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Old 05-15-2010, 11:23 AM   #8
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What do you do in a professional working relationship when you realize you've treated someone without respect but you also feel that they have not treated you with respect?
If they are the one that 'dissed' me first, I would not apologize but would begin to treat them the way I want to be treated.
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Old 05-15-2010, 12:05 PM   #9
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And, based on your screen name....
I've been thinking about starting a thread, "What did you learn today?" All this time I've been trying to make OP's screen name fit the idea that it is about a beloved Corvette.

I remember a time a client had reason to apologize and a busy manager told her to, "fix it immediately."
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Old 05-15-2010, 03:47 PM   #10
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First of all, don't aspire to "grow up". Think young always.

Now...to your w*rk situation.
If this person is a peer, and you both "messed up", I would go to them when nobody else is around, i.e. 1 person to 1 person. Extend your right hand as if wanting to shake hands, verbally acknowledge you both MAY HAVE made a mistake (deliver this VERY gracefully if you can or just say "I made a mistake"), and say something neutral like we can "Agree to disagree".
Your body language should be open, not tensed, even try smiling a little, and maintain constant eye contact. If they do not respond or refuse the hand shake, just finish your verbal delivery nicely and walk away slowly.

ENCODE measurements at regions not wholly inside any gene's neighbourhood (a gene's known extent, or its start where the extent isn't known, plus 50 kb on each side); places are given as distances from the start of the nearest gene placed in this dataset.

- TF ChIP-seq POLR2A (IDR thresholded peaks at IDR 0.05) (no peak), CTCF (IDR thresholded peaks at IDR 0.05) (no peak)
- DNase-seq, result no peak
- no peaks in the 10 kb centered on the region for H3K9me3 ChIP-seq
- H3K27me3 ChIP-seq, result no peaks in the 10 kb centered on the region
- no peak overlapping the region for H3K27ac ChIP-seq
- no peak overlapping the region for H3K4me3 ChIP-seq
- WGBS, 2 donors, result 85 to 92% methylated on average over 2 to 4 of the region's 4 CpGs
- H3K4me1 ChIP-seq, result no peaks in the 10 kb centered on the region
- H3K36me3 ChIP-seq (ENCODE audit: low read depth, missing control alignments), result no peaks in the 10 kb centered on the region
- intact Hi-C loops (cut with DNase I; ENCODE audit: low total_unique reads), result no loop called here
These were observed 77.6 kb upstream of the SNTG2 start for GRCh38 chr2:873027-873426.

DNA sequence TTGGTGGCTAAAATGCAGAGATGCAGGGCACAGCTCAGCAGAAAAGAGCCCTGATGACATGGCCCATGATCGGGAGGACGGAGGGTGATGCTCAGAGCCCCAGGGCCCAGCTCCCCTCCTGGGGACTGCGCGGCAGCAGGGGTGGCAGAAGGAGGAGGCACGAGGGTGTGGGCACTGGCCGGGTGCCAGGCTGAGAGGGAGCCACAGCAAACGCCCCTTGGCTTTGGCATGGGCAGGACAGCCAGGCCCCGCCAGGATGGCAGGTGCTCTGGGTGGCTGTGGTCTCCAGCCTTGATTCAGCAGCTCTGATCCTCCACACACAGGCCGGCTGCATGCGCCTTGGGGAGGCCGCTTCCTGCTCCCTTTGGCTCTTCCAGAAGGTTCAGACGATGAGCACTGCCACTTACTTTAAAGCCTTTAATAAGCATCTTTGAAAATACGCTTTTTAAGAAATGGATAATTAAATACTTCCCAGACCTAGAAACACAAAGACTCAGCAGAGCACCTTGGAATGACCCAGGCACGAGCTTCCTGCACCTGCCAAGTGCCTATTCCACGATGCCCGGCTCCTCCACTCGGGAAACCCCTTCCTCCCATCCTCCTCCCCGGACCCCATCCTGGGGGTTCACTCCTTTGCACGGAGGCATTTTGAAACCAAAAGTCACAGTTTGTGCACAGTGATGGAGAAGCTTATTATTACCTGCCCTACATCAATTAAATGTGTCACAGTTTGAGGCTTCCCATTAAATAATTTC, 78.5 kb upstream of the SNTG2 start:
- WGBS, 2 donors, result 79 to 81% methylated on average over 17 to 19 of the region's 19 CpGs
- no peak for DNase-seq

If this person is a supervisor, you need to do same but be even more professional. You cannot say "we both messed up" because that will be threatening to someone in charge.
Good luck and let us know how it went.
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Old 05-15-2010, 10:32 PM   #11
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My Dad had a useful way of looking at these things. He said the point of life is not to win each round, but to still be standing at the end.

All human interaction is nuanced and when it goes badly there are usually several ways of explaining the failure. I agree with the other members who say apologize, mean it, and go on with life. You don't really have to think that the misunderstanding was your fault, or mostly your fault, you only have to drop consideration of fault and concentrate on smoothing the way forward.

There are a lot of things I don't do very well, but this one is actually fairly easy for me. It really helps if you try to make friends, or at least to avoid making enemies.

Ha
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Old 05-15-2010, 11:31 PM   #12
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Might try saying...I think I was out of line the other day and I wanted to let you know. Maybe follow with, I want to handle things differently in the future.

You could always have a cup of Starbucks (maybe even a danish) in your hand as a peace offering.

I've seen guys have some pretty heavy disagreements at work, but it seems like once the disagreement is over, its over...maybe a trip to the coffee bar, or one will invite the other to join him for a beer after work or make plans to play golf...some kind of bonding stuff...keep the team intact.

If the disagreement was over a personal matter, make it a large Starbucks! If he fails to be pleasant, give him the coffee and just say...I regret the way I behaved the other day and retreat to your desk. Either way, you can feel good that you are taking positive steps to change some things you don't like about yourself.

Good luck!